Messenger Seattle Seahawks quarterback Russell Wilson and his girlfriend, the singer Ciara, recently announced plans to remain sexually abstinent until marriage. It was a vow that came as a surprise to many. After all, sexual purity is a commitment that is historically expected of, associated with — even demanded of — women.
However, sexual abstinence is not something assumed of men, especially men like Russell Wilson. Wilson, an accomplished, attractive athlete, embodies contemporary ideals of masculinity , which include style, wealth and, yes, sexual prowess. So how does a man like Russell Wilson navigate a commitment to abstinence while upholding ideals of masculinity?
And what does it mean for the women they date, and might eventually marry? While men make this commitment with the good intentions for a fulfilling marriage and sex life, my research indicates that the beliefs about sexuality and gender that come hand in hand with these pledges of abstinence do not necessarily make for an easy transition to a married sexual life. Here, Behar makes two assumptions. One is that sexual activity declines both with age and the time spent in a relationship. The second is that abstinence is not something you do before marriage.
For the most part, this is true as well: Most of the data that exist on this practice show that those who make the pledges will do so in high school, often by either signing a pledge card or donning a purity ring.
Research on this population tells us a few things: Furthermore, taking a virginity pledge will often encourage other types of sexual behavior. Virgins in Guyland But little is known about men who pledge and navigate this commitment to abstinence. I was curious about how men maintain pledges in light of these statistics, and also balance them with expectations about masculinity.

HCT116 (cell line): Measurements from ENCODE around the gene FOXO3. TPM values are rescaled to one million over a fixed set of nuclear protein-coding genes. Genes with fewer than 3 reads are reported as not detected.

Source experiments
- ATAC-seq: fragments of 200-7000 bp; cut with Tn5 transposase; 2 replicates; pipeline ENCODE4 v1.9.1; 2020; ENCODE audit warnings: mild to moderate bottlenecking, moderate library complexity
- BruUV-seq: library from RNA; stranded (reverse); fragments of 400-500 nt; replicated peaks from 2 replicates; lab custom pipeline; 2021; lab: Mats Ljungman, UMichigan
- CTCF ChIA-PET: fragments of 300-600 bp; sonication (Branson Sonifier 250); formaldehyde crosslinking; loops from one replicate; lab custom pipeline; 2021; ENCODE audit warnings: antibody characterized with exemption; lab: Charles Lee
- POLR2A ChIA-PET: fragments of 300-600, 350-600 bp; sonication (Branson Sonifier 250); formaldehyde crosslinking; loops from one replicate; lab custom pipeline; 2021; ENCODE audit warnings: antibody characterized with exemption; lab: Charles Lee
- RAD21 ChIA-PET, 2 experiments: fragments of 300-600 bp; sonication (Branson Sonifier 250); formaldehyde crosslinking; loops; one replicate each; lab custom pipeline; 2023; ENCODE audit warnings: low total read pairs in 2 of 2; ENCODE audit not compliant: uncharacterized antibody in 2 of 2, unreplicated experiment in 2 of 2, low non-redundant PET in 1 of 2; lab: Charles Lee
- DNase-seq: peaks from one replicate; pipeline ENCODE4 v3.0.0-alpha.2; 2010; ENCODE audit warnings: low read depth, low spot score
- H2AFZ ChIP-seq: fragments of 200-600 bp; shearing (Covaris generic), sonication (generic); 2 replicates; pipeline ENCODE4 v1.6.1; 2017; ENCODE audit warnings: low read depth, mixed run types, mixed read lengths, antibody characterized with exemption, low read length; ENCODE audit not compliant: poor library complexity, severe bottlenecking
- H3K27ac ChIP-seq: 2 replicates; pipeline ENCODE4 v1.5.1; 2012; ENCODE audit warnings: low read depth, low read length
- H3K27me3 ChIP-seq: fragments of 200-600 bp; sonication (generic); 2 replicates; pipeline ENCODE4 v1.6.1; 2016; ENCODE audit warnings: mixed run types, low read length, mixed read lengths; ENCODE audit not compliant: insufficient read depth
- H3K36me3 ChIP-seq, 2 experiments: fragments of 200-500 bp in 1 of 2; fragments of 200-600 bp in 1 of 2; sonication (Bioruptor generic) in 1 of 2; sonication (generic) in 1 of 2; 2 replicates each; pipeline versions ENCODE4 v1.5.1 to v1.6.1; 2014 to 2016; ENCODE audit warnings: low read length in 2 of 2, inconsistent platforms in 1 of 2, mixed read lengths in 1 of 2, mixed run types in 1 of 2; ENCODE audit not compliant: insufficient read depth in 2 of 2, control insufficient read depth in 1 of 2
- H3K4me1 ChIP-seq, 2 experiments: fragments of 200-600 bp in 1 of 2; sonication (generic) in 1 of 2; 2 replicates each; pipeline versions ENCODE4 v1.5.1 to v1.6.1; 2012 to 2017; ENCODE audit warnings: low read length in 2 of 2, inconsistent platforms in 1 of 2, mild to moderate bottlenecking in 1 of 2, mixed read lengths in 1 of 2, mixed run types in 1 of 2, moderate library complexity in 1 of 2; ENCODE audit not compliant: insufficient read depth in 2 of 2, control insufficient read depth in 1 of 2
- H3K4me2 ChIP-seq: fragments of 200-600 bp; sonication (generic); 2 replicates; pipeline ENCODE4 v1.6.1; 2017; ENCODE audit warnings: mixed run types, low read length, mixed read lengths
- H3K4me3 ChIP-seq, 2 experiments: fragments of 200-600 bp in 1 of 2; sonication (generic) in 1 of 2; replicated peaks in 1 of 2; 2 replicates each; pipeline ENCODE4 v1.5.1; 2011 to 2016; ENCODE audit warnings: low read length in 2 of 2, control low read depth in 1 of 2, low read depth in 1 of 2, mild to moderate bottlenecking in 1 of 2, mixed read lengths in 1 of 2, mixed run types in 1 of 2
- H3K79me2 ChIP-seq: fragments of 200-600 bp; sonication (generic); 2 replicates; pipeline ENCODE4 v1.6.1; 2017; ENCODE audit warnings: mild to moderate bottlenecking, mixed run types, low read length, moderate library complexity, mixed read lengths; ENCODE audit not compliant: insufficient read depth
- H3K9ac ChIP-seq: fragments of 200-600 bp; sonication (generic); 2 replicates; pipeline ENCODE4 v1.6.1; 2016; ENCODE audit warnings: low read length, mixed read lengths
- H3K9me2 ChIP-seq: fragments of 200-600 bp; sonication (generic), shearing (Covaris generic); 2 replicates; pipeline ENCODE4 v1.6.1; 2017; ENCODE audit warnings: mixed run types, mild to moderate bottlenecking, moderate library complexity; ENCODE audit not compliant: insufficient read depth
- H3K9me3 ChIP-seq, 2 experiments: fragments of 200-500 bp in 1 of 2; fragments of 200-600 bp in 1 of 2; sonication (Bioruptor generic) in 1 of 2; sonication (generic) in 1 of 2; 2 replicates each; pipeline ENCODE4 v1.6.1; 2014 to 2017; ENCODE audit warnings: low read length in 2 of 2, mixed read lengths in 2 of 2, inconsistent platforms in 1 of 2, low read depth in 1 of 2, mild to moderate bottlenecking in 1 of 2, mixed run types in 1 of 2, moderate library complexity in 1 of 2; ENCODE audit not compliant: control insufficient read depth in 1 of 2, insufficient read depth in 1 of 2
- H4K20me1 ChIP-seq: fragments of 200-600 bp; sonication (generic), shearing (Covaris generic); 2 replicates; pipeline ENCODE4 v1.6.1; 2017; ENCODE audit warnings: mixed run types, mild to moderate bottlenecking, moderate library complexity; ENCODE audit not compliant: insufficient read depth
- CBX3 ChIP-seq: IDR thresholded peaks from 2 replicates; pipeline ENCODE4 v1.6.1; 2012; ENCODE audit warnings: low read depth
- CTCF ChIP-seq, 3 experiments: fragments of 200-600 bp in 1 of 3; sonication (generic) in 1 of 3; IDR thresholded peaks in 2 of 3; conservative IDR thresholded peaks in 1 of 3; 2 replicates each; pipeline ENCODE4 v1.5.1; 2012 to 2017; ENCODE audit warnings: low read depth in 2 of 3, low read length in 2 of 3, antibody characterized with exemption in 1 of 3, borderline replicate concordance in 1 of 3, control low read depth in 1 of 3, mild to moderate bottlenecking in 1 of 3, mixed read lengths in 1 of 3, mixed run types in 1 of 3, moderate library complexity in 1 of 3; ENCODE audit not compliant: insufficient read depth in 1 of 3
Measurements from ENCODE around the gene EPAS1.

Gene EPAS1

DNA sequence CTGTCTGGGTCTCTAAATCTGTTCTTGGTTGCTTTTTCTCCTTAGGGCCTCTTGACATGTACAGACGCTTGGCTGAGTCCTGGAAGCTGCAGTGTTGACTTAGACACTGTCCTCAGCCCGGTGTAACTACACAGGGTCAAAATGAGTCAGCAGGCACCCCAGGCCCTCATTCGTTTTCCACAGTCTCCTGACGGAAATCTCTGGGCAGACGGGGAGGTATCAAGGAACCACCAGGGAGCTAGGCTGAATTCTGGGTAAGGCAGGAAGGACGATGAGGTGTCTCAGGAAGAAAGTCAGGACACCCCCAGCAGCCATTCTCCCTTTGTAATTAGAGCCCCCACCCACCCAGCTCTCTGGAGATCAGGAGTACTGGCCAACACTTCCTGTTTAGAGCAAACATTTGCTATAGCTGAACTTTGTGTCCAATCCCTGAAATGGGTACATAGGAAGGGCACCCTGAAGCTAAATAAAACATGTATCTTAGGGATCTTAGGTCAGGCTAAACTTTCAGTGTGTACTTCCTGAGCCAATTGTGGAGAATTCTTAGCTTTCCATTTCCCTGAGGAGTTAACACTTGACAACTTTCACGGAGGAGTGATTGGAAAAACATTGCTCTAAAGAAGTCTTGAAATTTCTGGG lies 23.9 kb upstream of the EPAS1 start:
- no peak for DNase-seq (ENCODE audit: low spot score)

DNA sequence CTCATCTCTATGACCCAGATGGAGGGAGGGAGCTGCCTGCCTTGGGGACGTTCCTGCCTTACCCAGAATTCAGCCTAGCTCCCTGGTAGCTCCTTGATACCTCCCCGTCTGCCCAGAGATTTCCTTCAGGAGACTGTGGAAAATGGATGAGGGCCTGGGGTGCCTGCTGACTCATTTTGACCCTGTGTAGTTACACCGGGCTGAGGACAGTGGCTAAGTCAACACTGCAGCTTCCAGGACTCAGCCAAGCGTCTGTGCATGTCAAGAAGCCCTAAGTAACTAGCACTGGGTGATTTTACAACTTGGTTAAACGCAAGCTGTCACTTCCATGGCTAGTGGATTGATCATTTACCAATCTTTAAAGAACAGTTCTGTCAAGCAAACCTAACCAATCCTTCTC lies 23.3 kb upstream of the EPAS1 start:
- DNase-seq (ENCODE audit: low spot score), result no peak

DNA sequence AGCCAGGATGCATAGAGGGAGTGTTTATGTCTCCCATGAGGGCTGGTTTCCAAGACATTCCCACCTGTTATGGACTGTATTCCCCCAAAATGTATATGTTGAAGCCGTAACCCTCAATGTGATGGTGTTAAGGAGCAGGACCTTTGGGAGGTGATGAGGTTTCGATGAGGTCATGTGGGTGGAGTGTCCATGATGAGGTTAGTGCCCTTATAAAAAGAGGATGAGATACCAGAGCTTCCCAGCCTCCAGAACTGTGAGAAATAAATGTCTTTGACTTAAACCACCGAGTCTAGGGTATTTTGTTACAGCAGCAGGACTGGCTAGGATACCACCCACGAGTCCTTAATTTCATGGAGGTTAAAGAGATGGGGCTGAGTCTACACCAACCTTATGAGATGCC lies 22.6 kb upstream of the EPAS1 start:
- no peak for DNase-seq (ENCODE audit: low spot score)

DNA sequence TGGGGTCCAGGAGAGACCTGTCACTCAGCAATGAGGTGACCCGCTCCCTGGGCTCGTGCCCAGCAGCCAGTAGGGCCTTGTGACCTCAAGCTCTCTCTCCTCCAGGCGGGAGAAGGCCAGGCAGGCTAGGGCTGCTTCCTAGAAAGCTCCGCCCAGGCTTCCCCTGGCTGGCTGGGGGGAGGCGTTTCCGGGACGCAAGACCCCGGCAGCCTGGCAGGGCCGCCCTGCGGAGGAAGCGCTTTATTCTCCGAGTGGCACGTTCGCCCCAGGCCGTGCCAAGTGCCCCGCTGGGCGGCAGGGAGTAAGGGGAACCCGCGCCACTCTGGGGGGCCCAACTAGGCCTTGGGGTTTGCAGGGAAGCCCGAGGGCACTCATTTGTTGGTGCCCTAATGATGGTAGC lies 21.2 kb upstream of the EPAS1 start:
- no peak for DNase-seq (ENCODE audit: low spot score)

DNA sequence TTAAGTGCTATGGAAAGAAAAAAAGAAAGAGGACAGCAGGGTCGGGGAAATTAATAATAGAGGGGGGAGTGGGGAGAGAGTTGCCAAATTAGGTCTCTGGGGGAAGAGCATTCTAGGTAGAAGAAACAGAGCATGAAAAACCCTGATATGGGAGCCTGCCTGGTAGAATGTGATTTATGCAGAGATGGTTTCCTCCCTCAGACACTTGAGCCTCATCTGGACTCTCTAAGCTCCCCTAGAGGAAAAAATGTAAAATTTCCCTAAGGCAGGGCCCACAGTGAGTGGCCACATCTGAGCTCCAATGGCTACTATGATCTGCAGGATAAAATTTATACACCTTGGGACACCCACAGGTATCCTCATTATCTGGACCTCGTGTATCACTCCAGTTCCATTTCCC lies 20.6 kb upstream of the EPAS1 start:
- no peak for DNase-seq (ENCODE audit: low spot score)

So in , I began researching a support group of 15 men at an Evangelical church in the Southwest. Rather, the men of The River approach sex as something sacred, a gift from God meant to be enjoyed in the confines of the marriage bed. And it is precisely because of these so-called beastly elements that these men find each other in the same space every week. The men of The River grappled with pornography use, masturbation, lust and same-sex desire, all of which can potentially derail these men from their pledge.
It raises an interesting dilemma: Yet the way they navigate this seeming contradiction actually allows them to exert their masculinity in line with the demands of Guyland. Group members had an elaborate network of accountability partners to help them resist temptations. The River, as a support group, works largely in the same way. Ciara, in discussing her commitment to abstinence with Russell Wilson, similarly added that she believes such a promise is important for creating a foundation of love and friendship.
In , I followed up with them. All but one had gotten married. Respondents reported that they still struggled with the beastly elements of sexuality.
They also had the added concern of extramarital affairs. Furthermore — and perhaps most importantly — men no longer had the support to work through these temptations. There were two reasons behind this development. First, respondents had been told, since they were young, that women were nonsexual.
At the same time, these men had also been taught that their wives would be available for their pleasure. These married men and women were not talking to each other about sex. Rather than freely discussing sex or temptation with their wives as they had done with their accountability partners , the men simply tried to suppress temptation by imagining the devastation any sexual deviations might cause their wives.
After marriage, the men felt left to their own devices. They had been promised a sacred gift: However, to open up about these continued struggles would be to admit failure as masculine, Christian man. In the end, the research indicates that a pledge of sexual abstinence works to uphold an ideal of masculinity that disadvantages both men and women.
After 25 years of being told that sex is something dangerous that needs to be controlled, the transition to married and sexual life is difficult, at best, while leaving men without the support they need. Women, meanwhile, are often left out of the conversation entirely. So when we urge abstinence in place of healthy conversations about sex and sexuality, we may be undermining the relationships that are the driving goal of these commitments in the first place.